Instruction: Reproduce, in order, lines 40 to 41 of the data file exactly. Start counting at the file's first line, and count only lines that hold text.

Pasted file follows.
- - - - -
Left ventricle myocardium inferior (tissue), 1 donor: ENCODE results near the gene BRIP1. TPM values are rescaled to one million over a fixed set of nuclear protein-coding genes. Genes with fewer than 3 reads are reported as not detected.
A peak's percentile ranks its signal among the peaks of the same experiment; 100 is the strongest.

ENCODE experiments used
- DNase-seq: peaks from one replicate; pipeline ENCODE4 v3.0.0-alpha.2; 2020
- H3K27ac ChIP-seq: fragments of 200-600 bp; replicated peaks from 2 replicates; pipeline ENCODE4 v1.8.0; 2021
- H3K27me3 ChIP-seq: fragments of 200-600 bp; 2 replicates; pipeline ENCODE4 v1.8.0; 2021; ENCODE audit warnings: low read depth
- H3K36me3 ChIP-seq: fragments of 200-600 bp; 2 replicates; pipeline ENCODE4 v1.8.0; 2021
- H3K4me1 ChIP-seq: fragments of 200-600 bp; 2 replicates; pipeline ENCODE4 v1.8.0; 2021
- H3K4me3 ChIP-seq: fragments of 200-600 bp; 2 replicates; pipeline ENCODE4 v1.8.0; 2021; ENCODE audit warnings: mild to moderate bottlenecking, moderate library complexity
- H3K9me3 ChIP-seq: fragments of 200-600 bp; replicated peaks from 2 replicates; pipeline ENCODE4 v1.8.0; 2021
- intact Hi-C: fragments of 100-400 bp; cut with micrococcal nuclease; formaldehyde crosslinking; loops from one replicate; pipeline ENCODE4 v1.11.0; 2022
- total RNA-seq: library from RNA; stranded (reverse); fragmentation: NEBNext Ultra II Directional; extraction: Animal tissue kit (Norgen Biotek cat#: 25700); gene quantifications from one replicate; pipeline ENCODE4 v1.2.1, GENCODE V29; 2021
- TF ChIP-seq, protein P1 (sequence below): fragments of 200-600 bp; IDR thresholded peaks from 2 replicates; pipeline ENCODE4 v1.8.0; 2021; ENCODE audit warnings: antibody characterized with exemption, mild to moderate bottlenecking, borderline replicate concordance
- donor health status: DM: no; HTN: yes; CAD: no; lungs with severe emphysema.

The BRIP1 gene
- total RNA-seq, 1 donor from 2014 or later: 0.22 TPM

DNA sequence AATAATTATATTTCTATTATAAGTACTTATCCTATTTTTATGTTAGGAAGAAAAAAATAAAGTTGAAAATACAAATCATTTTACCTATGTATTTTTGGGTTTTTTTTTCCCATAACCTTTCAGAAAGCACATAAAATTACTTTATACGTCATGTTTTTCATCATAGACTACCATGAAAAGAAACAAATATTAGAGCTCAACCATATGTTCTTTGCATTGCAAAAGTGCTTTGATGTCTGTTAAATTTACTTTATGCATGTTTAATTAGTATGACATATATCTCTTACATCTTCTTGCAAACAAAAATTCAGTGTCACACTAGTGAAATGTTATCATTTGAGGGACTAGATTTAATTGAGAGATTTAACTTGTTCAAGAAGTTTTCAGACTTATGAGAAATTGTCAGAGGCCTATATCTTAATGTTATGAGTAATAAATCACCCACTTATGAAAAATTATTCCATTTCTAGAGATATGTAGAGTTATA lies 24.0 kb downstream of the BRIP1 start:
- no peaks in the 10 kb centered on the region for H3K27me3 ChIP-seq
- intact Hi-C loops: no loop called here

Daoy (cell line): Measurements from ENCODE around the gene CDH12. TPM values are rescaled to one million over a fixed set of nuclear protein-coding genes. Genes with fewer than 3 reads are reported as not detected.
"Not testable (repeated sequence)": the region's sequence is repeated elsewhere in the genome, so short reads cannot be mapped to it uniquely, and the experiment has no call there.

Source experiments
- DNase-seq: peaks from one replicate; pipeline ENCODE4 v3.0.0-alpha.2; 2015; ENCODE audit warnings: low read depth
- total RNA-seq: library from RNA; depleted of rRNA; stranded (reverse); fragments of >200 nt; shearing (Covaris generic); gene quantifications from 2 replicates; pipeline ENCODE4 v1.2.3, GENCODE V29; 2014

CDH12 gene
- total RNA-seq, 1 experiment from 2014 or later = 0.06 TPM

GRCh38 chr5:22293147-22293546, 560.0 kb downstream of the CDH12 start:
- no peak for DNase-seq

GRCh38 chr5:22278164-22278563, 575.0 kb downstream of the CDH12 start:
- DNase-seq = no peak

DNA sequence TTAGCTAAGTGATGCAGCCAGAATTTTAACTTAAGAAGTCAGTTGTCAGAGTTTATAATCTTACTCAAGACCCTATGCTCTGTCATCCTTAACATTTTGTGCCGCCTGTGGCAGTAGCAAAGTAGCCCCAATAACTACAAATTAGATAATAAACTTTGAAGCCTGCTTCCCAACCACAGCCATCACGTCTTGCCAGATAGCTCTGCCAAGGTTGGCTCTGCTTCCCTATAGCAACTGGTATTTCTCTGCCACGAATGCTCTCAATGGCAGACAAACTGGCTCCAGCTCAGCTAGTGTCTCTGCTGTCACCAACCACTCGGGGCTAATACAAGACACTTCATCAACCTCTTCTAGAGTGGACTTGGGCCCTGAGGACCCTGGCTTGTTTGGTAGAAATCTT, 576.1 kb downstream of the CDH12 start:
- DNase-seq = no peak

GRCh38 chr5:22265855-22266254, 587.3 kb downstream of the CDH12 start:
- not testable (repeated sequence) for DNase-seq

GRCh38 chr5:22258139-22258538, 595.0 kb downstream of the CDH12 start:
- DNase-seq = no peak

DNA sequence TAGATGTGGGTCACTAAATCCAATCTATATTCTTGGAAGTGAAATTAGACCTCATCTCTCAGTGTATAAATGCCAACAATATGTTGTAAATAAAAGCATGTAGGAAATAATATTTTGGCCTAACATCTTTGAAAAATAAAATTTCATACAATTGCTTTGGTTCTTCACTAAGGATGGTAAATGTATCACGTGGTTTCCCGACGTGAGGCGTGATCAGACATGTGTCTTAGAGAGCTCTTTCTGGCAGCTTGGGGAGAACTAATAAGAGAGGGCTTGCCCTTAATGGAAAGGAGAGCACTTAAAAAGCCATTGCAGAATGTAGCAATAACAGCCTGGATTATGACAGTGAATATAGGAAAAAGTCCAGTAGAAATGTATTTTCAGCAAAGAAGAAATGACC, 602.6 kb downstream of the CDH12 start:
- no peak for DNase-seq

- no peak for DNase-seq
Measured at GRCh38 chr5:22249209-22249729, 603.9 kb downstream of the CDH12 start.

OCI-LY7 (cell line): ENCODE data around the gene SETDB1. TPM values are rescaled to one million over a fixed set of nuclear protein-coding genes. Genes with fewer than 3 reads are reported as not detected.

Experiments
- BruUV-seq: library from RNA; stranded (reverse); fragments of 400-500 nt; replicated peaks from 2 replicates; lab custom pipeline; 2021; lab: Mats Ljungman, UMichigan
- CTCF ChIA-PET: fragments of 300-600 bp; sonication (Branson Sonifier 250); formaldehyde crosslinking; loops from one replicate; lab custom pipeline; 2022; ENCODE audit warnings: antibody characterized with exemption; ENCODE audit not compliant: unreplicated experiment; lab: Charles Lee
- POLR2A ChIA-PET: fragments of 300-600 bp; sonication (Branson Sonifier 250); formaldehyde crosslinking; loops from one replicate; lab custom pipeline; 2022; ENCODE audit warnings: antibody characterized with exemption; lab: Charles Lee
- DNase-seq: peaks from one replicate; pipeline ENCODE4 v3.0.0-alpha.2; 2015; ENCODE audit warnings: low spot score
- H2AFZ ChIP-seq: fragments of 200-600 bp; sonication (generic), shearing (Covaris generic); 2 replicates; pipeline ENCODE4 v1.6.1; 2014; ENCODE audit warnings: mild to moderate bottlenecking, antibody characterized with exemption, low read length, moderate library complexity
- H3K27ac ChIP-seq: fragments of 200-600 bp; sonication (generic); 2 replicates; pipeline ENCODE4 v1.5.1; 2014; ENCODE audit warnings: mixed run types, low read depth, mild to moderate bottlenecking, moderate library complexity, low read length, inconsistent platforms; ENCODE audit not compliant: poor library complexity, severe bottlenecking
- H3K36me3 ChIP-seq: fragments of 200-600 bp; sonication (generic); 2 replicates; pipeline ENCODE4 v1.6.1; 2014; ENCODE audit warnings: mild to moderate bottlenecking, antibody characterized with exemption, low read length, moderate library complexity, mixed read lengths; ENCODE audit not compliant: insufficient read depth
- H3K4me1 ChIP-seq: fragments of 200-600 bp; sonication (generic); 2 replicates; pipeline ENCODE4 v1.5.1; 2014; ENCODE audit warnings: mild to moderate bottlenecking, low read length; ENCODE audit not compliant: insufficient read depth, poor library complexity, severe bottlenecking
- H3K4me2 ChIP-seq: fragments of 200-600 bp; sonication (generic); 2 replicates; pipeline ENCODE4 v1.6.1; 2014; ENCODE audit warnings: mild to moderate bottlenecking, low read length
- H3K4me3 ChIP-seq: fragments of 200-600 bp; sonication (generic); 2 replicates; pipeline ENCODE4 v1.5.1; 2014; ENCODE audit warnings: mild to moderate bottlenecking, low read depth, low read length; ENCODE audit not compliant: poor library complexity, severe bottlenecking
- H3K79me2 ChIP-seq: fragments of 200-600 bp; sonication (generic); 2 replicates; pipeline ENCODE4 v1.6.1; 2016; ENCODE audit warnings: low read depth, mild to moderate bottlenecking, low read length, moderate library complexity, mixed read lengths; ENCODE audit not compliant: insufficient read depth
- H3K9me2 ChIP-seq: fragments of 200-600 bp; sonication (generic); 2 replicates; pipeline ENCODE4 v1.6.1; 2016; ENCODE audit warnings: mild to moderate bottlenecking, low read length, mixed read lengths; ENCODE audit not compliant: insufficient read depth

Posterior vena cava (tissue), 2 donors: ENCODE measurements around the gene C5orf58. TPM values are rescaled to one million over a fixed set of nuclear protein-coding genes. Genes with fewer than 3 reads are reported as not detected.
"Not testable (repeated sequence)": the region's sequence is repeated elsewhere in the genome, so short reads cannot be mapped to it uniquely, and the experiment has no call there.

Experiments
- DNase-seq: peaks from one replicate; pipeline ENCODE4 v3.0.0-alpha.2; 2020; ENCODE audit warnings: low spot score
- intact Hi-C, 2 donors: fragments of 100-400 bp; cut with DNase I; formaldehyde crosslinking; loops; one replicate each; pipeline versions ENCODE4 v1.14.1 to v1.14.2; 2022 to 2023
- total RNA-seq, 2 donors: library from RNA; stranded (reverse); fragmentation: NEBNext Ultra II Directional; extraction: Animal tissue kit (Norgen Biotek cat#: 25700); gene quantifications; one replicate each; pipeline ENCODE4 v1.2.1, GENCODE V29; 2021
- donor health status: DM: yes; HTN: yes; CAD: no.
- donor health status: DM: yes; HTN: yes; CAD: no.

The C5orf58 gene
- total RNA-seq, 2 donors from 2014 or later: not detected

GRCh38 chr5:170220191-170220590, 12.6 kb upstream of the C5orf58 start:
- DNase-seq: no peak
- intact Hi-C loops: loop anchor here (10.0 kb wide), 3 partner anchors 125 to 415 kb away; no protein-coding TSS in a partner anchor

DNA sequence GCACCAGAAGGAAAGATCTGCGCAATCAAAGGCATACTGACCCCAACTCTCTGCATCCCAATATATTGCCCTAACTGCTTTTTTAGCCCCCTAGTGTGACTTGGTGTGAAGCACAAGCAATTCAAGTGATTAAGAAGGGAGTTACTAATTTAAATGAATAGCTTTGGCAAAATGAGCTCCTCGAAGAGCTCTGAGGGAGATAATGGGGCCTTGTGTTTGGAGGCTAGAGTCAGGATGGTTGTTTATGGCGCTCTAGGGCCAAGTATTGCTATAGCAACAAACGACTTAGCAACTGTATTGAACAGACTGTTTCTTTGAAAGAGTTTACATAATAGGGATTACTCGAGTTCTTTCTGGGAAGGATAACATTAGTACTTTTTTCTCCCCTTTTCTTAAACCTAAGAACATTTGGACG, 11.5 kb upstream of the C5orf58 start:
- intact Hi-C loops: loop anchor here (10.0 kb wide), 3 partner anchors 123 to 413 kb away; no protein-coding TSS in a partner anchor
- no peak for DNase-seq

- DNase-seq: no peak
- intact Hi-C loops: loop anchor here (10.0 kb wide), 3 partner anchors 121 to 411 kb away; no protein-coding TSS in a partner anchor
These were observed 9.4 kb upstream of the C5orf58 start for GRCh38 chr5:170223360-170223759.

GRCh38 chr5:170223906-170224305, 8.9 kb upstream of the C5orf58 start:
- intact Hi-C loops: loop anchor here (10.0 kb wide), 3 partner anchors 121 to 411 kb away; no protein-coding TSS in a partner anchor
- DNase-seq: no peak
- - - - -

Measured at GRCh38 chr5:22249209-22249729, 603.9 kb downstream of the CDH12 start.

OCI-LY7 (cell line): ENCODE data around the gene SETDB1. TPM values are rescaled to one million over a fixed set of nuclear protein-coding genes. Genes with fewer than 3 reads are reported as not detected.